There are some cool swipes at consumerism, corporate callousness, and the death of the American Dream throughout the surprisingly graphic all-night adventure, and though the ending gets a little too Ghostbusters(the first one, the good one) to work entirely well, but it’s a solid piece of comedy horror. It’s no Horrorstor, Grady Hendrix’s amazing book about a haunted/cursed IKEA that has no zombies, but you’ll like it anyway, and… hey! Bruce Campbell! Being a dick!
The Autopsy of Jane Doe:
Dark, Disturbing, Claustrophobic ... But Is She a Zombie?
Movie / One-on-One
Look, we can all meet for drinks after work and have a good, long, well-lubricated debate about whether the body on the slab inThe Autopsy of Jane Doeis a zombie or a witch or a ghost or what. But whatever that thing is, it keeps crossing the line between living and dead and back again, always with ill intent. If that ain’t a zombie, we don’t know what-all is.
The father-and-son team of Brian Cox and Emile Hirsch, operating of that bizarre underground morgue, go through one awful and awesome postmortem as the mystery of this creature on the table grows wider, deeper, and more dangerous.
This is essentially a two-person drama (the zombie doesn’t count), and the tight but terrifying script produces two of the best performances Cox and Hirsch have ever given – which is saying something. Even better: the ending actually justifies the gettin’ there – another rarity in “locked room” stories.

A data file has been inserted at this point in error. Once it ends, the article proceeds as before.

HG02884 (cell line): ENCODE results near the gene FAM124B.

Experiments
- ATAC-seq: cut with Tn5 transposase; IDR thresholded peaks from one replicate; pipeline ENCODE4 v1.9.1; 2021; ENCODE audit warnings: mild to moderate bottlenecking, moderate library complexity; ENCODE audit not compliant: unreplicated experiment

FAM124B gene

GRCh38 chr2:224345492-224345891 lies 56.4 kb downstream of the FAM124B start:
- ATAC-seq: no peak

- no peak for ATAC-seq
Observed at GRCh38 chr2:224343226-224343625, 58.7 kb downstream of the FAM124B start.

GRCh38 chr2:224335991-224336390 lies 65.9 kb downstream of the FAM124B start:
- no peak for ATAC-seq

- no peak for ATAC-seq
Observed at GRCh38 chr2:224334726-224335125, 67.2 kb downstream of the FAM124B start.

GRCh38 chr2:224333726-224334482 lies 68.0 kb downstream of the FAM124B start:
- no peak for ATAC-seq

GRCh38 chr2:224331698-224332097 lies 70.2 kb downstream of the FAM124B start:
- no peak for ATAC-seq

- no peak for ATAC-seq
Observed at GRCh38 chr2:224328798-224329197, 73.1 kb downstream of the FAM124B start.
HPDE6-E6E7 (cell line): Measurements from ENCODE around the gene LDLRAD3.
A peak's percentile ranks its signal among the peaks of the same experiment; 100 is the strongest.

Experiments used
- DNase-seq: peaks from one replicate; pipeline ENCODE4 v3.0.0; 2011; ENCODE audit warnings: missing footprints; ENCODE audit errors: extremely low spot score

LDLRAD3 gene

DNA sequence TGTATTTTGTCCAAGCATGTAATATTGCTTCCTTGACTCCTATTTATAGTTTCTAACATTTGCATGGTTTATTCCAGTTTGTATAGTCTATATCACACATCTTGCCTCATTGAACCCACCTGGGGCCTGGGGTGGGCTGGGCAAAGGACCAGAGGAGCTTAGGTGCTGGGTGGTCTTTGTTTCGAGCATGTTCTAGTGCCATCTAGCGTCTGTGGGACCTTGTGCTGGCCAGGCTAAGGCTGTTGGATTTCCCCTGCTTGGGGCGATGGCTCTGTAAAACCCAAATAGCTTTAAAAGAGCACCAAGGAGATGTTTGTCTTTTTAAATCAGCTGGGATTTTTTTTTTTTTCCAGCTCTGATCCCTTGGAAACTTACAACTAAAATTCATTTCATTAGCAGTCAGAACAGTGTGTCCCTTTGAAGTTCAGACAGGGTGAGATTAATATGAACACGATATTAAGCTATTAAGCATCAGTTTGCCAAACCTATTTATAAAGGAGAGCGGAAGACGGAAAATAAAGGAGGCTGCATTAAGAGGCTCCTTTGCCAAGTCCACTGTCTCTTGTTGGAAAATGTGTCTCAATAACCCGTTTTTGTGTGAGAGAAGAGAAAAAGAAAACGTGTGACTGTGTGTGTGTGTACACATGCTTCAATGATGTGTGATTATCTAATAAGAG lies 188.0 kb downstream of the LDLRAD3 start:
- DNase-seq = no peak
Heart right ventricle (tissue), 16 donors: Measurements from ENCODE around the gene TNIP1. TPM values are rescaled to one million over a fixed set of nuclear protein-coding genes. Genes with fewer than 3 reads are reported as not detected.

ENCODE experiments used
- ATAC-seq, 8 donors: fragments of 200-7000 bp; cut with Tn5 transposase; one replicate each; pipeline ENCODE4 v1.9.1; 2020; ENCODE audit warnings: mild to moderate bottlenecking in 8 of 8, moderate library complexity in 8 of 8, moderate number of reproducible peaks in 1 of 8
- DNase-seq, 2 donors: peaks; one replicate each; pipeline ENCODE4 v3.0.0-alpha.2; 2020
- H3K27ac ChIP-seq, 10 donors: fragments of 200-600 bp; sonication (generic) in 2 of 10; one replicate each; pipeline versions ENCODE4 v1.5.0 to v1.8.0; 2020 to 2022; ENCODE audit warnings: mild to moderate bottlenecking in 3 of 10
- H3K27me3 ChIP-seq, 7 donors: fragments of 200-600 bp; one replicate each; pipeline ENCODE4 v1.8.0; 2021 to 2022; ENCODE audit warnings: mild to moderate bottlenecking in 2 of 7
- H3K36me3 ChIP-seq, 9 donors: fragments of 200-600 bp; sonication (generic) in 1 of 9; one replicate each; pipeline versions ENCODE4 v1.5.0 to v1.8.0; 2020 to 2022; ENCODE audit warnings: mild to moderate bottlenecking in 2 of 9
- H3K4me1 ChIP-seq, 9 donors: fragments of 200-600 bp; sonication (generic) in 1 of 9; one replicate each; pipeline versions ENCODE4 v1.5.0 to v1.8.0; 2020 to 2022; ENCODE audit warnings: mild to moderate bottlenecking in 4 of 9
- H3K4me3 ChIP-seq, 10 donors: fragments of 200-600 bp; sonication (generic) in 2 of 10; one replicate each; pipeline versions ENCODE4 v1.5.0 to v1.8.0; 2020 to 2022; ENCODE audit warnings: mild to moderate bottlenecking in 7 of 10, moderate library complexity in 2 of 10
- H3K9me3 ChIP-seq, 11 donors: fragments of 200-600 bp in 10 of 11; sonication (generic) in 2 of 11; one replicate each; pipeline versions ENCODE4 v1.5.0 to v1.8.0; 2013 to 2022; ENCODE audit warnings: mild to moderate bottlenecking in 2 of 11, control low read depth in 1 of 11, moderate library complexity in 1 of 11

Come for the zombie, stay for the mystery and the reveal, and try to forget what you see. We dare you.
All Cheerleaders Die: A Darkly Comic, Bloody Revenge Flick with Smart Zombies
Not everybody loves this movie – you can look at the Rotten Tomatoes and MetaCritic numbers and see that – and part of its appeal is definitely just the name and notion. Come on: zombie cheerleaders? You have to love it. But we tend to agree with the WeGotThisCovered review, who called All Cheerleaders Die“mindless and contrived”, but also admitted it was a “witching, bitching good time.”
One interesting production point: The semi-legendary grim-and-bloody horror auteur Lucky McKee first made this movie in 2001 when he was fresh out of film school, and liked the idea so much he remade it in 2013. The first version was a pretty straightforward (and not terribly interesting) bloodfest; in the newer edition, there’s a whole team of cheerleaders killed by heartless football players who are brought back to life with Wiccan magic, and who work together to avenge their deaths by knocking off the jocks and their minions one by one. And yes, there’s a wide-open “The End??” ending that begs for a sequel that unfortunately has never shown up.
Wedecided to include it here, and give it a solid “Adequate” rating, partly for its sheer Australian exuberance, but mostly just for the idea itself… and if you happen to have a cheerleader-type in the fam, this could be a great little gift.